Adrienne is a certified dog trainer, behavior consultant, former veterinarian assistant, and author of "Brain Training for Dogs."
Dr. Rachel Barrack, Veterinarian & Certified Veterinary Chinese Herbalist
Whether your dog was just spayed, neutered, or had a recent laceration repair, he/she will be sent home with an incision closed with stitches, sutures, staples, and/or suture glue. Your veterinarian should have provided you with aftercare instructions, but you still may have the following questions:
Sometimes, you aren't even given the opportunity to talk to your vet after your dog’s surgery because the team has limited time and other patients to attend to. Let's review some of the most important aftercare instructions for dog spays, neuters, and surgical procedures.
ALWAYS put an Elizabethan collar (e-collar) or cone on your dog when he/she is unsupervised after surgery.
Schedule the surgery on a day your dog can be supervised.
Set up a comfortable, quiet space for your dog to recover.
Keep your dog away from other dogs and household activity.
Leash walk for potty breaks and prevent jumping and running; no running or free play.
No jumping up and down from furniture. Lift your dog up and down onto the couch or bed. Do not leave them unattended. Barricade staircases.
Keep the wounds and stitches clean and dry (no bathing) unless otherwise instructed to do so.
Cones and E-Collars
Keep a cone or e-collar on at all times to prevent chewing, scratching, or licking.
Monitor the Incision
Monitor the incision for signs of infection (heat, swelling, pus, oozing, discharge).
Take Home Instructions
Only cover the incision or apply ointments if your vet advises you to do so.
Monitor your dog for behavioral changes (lethargy, panting, discomfort).
Keep your vet's contact and emergency numbers close by.
In general, within 10-14 days a dog's incision is capable of withstanding tension and stretching. Now, 10-14 days is the average healing time-frame for a typical spay, but activity should be resumed gradually, and the site should be monitored until your next vet visit.
Healing time depends on the surgical procedure, the suture material, suture absorption time, and your dog's health and age. Stitches generally last long enough to promote the healing of tissue. So, whether your dog received absorbable stitches, non-absorbable stitches, or staples, you will need to take good care of the area as it heals.
The moment an injury takes place (surgery is classified as an injury), the immune system activates white blood cells which mobilize to the incision site. The skin will redden, bruise, and swell, but over time, scar tissue will form. Did you know? Incisions heal side-to-side, so this means that a 4" incision will heal at the same rate as a 1" incision.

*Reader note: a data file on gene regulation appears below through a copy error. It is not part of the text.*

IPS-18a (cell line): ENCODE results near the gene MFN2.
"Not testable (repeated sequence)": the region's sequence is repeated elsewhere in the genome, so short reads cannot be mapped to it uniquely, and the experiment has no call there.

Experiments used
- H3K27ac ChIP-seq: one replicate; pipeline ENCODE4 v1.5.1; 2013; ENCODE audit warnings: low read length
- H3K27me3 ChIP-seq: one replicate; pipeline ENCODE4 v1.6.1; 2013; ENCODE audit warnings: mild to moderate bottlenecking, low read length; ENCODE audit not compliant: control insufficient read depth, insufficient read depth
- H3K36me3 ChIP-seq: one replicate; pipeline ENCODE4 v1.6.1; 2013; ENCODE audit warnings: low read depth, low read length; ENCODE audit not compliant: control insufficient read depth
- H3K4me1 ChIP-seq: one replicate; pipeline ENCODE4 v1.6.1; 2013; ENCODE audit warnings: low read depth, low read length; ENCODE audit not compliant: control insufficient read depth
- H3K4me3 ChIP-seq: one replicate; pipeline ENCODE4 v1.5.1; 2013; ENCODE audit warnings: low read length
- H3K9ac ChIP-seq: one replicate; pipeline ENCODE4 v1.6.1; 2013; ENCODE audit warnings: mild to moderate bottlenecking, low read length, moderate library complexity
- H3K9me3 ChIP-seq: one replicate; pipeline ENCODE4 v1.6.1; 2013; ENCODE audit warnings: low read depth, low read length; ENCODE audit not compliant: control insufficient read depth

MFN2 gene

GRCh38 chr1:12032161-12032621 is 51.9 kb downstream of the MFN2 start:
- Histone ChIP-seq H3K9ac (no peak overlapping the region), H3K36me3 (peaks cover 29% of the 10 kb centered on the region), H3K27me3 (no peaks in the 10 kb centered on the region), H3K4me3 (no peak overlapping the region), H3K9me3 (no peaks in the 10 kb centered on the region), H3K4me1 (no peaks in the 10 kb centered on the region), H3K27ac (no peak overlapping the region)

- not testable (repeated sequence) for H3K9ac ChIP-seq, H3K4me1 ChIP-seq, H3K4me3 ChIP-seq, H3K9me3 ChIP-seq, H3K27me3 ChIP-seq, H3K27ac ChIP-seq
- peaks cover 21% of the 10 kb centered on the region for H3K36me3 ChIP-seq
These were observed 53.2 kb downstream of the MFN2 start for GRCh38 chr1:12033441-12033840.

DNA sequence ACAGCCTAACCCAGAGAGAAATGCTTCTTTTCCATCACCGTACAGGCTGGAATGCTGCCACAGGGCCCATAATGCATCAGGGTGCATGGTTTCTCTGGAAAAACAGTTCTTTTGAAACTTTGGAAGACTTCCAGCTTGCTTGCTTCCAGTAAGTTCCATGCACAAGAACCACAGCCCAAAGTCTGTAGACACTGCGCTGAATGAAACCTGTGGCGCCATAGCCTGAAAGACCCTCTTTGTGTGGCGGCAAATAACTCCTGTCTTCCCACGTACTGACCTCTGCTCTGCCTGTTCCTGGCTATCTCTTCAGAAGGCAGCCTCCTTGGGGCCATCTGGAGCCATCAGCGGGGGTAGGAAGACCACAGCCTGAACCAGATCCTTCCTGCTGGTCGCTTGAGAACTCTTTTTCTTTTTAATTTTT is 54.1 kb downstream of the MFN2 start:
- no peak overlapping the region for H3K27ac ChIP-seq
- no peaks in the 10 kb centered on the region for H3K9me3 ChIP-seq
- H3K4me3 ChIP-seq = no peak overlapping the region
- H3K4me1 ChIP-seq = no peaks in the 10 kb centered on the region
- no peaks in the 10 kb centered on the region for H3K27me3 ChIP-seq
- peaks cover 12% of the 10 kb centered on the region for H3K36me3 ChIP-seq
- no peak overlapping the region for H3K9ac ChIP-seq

You may feel compelled to give your dog a bath, but you may want to hold off if your dog has an incision that has to heal. This also means preventing your dog's incision from getting wet in the rain. Do not apply creams, ointments, or disinfectants unless your vet told you to do so. Alcohol and hydrogen peroxide use is prohibited as these chemicals will damage the tissue. You can wipe your dog's body down with natural baby wipes or dog-approved wipes to keep them fresh (do not wipe around the surgical site).
Do not bathe your dog unless instructed to do so by your veterinarian.
Here are some things to watch for that may impair healing. Common causes for prolonged healing times include the following:
In some cases, a dog's body may reject stitches rather than absorb them, triggering inflammation or a suture reaction and a prolonged healing time. A suture reaction is an inflammatory response by the body to a "foreign substance." This reaction may present as localized inflammation. The body is reacting to the foreign substance by either trying to dissolve it, break it down, or push it out. You will often see draining tracts and/or heat and redness.
Abdominal surgeries are closed in layers, so several types of suture material might be used to close the incision. If the suture reaction is deep, your veterinarian may have to go in and replace the suture material with another type. If the suture reaction is superficial and easily accessible, it may be a simple matter of removing the sutures and using suture glue or surgical staples depending on the stage of healing.
It's important to consider the invasiveness and severity of your dog's procedure to gauge healing time (always follow your veterinarian's aftercare instructions):
There are different ways to close an incision in dogs. Just as you stitch pieces of cloth together, a dog's skin can be sutured with needle and thread. The thread is usually made of synthetic material, but non-synthetic suture exists for specific procedures. Stitches can be absorbable or non-absorbable. In the case of absorbable stitches, the dog's body will naturally break down and absorb the suture material over time.